This is largely a reprint of what was written for the standalone DVD releases of Volume 2 and 4 of this series. On DVD, this doesn't look or sound very much different to how it did on broadcast television. Granted, the picture is better given how DVD affords the show much more bandwidth than either Freeview or Sky Digital did, leaving us with a sharper picture with less artefacting and more detail throughout. However, the quality of each episode can vary. 42, The Shakespeare Code, Blink and the Human Nature/The Family Of Blood pair all look good but they have interesting settings and the effects department were clearly working overtime on them. Smith And Jones is more Holby City than Doctor Who with its comparatively dull hospital setting while The Last Of The Time Lords/The Sound Of Drums looks rather soft with its CG-heavy ravaged Earth. Utopia is good at times but only within the military complex, not so when in the quarry. However, what with a noticeable softness to the picture at times, it still could be better and may even ought to have been a show that the BBC could have tested the high-definition waters with.
Further to a mistake on my part - copying and pasting the part of the review that dealt with the audio track - I incorrectly stated this boxset comes with a DD2.0 track. This review has been updated to correct the matter. My mistake and I apologise.
This boxset, unlike the standalone releases that have been issued throughout the year, comes with a DD5.1, all of which are very good. In fact, there's something very pleasing about hearing that theme song surrounding the viewer but the tracks are generally fairly free of problems. 42 probably sounds the best of all with that physics-defying roar of the star sounding as massive as the sight of it on the screen, not least when Martha falls into it in an escape pod. Blink has a quiet, chilly feel to it, which works well due to the clarity of the soundtrack. There's a resounding crack to the storm in Smith And Jones and an authentic bustle in The Shakespeare Code but special mention must go to the playback of the score in The Family Of Blood, which, in spite of sounding a little like the theme to Cadbury's Flake, soars every time one hoped that it would. Finally, there are English subtitles selectable off the main menu as well as English descriptive audio tracks for each episode and menus.
Commentaries: Every episode has an accompanying commentary with members of the cast and crew coming and going throughout. As such, the quality of these commentaries tends to vary. Those commentaries that bring key members of the cast or crew together, who have gotten to know one another well through the making of the series tend to be the best, particularly those where David Tennant and Russell T Davies are together or where Davies is joined by another writer. Davies, no matter what you might think of this scripts for Doctor Who, is a very amiable and very chatty presence on those commentaries he adds his voice to, equally at home with Tennant on Smith And Jones and Utopia or with Chris Chibnall on 42. Those commentaries are a real pleasure to listen to as Davies' love of the show is clearly evident as is his interest in absolutely all things Who, from the tie-in novels, to the fans who write in, to the production and just to seeing his favourite show on the screen.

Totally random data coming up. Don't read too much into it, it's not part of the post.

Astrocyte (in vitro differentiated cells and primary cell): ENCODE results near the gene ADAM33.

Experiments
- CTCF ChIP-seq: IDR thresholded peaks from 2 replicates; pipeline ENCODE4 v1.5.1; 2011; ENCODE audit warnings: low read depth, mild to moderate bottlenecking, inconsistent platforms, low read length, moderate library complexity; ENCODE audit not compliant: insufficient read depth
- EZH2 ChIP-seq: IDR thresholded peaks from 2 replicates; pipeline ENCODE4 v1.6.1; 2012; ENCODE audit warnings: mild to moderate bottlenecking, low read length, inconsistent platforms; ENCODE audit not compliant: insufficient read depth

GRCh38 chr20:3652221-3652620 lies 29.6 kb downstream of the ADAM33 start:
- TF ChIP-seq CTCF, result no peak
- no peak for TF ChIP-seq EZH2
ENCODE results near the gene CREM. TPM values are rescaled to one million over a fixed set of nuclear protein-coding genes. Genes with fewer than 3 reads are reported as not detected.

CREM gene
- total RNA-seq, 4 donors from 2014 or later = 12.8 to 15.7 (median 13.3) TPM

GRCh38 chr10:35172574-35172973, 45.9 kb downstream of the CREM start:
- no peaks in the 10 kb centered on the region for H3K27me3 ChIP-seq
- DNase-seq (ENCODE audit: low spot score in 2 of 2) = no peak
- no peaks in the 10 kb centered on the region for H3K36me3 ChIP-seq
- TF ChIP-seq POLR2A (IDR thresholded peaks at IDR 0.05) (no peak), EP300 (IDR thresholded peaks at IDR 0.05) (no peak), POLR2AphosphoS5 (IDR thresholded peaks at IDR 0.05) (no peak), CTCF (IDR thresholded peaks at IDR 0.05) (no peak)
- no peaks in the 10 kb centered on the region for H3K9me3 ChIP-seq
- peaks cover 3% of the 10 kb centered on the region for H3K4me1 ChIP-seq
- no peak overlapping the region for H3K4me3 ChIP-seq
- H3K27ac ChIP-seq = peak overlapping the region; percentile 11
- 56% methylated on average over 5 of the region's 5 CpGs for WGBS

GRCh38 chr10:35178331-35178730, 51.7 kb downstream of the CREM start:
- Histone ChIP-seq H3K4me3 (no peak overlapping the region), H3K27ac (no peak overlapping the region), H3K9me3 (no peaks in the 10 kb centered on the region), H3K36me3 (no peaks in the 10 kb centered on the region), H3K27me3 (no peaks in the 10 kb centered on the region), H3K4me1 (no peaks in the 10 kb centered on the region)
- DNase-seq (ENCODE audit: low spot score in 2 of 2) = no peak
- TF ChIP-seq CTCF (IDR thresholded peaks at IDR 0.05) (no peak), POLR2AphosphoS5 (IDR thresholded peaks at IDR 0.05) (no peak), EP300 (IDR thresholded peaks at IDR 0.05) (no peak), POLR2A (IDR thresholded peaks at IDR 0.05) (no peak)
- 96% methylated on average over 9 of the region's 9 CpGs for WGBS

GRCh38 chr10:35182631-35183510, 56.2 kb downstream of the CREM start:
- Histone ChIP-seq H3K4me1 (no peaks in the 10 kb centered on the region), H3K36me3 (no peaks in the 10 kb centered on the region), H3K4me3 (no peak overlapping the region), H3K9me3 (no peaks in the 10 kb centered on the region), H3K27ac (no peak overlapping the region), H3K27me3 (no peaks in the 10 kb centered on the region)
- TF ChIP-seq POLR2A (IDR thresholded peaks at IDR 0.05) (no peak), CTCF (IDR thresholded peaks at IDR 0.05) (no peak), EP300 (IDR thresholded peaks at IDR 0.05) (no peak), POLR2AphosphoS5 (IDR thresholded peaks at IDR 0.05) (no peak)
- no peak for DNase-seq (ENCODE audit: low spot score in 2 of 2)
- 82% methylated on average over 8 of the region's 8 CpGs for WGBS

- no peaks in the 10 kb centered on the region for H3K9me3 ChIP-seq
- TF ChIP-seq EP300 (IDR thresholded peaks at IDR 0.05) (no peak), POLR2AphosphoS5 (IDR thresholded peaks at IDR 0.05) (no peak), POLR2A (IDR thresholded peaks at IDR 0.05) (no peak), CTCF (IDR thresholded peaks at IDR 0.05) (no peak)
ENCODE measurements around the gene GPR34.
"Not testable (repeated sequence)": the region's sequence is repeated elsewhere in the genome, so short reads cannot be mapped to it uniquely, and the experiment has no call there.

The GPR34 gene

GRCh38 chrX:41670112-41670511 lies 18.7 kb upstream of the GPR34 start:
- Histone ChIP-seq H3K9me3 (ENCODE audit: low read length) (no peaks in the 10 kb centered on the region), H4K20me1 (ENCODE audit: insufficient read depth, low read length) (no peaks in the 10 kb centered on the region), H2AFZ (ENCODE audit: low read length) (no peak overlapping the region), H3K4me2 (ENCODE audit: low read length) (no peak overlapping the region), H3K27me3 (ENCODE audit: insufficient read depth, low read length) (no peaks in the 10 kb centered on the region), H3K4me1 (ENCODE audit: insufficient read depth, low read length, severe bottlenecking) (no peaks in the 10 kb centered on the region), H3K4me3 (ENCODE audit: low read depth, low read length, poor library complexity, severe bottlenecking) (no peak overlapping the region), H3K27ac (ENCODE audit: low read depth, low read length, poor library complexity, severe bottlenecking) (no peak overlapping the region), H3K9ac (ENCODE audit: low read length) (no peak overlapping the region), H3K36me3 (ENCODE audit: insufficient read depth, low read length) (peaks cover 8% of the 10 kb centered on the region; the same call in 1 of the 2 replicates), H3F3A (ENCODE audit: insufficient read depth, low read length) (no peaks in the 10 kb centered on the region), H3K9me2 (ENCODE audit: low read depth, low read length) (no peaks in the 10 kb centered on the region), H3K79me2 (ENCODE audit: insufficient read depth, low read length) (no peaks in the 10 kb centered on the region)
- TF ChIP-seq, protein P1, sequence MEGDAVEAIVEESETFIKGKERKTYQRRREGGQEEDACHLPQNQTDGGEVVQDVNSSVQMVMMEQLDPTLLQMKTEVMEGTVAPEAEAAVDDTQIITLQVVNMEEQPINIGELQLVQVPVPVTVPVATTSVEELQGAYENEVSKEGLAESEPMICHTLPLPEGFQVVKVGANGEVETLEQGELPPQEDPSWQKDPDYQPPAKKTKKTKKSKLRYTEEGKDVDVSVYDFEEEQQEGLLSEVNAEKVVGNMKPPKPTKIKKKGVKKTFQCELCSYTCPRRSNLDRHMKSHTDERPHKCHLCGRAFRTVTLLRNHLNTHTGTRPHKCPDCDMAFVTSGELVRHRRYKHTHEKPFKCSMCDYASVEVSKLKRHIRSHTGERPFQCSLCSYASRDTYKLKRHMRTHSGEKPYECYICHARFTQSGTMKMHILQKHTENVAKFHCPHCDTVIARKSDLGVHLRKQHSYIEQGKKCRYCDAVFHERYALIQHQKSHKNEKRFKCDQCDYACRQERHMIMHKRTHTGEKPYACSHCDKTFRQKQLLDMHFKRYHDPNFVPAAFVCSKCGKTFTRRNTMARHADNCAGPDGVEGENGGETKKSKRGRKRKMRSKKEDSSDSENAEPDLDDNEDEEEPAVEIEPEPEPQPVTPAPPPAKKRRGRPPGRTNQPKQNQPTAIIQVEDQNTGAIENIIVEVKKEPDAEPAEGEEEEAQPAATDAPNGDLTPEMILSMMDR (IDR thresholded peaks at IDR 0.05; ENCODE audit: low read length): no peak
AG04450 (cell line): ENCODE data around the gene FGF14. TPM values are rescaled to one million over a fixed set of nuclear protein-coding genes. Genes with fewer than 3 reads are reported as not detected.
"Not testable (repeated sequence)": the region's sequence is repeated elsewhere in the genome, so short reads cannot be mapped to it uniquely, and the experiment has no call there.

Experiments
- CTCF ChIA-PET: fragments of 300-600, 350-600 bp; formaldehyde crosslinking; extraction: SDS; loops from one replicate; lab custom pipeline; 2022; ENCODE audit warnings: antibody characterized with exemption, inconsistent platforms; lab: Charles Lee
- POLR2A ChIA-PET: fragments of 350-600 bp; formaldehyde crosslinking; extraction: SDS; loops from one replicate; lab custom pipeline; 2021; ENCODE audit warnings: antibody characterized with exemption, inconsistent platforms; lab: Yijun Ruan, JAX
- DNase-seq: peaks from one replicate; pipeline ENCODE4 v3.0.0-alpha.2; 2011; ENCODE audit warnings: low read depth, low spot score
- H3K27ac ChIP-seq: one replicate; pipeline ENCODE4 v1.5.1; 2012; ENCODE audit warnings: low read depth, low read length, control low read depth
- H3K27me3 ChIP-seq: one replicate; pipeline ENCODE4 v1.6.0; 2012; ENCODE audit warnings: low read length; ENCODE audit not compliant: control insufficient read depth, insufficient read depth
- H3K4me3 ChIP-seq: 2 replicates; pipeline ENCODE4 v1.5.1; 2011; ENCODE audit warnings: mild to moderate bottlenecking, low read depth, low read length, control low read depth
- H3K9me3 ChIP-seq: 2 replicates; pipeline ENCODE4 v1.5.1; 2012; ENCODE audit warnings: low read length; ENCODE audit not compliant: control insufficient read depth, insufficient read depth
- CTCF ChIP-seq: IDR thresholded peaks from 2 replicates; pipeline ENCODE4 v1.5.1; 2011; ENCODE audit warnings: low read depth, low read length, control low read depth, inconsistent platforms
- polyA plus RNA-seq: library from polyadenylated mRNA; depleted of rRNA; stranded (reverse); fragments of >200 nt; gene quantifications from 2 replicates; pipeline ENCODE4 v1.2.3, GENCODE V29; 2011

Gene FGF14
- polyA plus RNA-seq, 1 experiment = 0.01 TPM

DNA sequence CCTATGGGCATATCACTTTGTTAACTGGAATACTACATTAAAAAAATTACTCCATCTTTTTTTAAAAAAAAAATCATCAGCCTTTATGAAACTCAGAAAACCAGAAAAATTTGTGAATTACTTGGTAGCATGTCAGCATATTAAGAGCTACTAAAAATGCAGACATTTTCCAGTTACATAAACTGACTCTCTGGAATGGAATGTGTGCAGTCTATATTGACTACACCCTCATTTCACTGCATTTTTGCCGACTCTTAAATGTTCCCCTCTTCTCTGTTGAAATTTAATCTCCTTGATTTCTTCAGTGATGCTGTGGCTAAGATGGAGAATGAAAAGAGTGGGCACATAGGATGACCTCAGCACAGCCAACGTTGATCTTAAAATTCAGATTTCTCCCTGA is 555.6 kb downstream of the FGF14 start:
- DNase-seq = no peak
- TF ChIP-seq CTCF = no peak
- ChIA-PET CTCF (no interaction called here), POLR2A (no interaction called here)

Equally as good are those commentaries with David Tennant, such as his recording with Julie Gardner on The Runaway Bride, with Christian Cole (Lillith) on The Shakespeare Code, with Mark Gatiss on The Lazarus Experiment and with Freema Agyeman and John Barrowman on The Last Of The Time Lords, which finds the Doctor and his two companions on fine form as they watch the end of the series. However, not all commentaries are up to the standard of those listed. Writer Steven Moffat and Composer Murray Gold on Blink is interesting but somewhat more muted, as is the commentary with Murray Gold, Director Charles Palmer and Writer Paul Cornell on Human Nature. Writer Helen Raynor, actress Miranda Raison and Costume Designer Louise Page on Daleks in Manhattan is a chatty but fairly flimsy affair while Gridlock's Julie Gardner, actor Travis Oliver and Visual Effects Producer Marie Jones isn't the best track in the set. However, unlike a good many boxsets that offer a commentary on each episode, these are never dull and with the mix of cast, crew, writers and producers, the viewer gets a very broad range of experiences of the making of Doctor Who.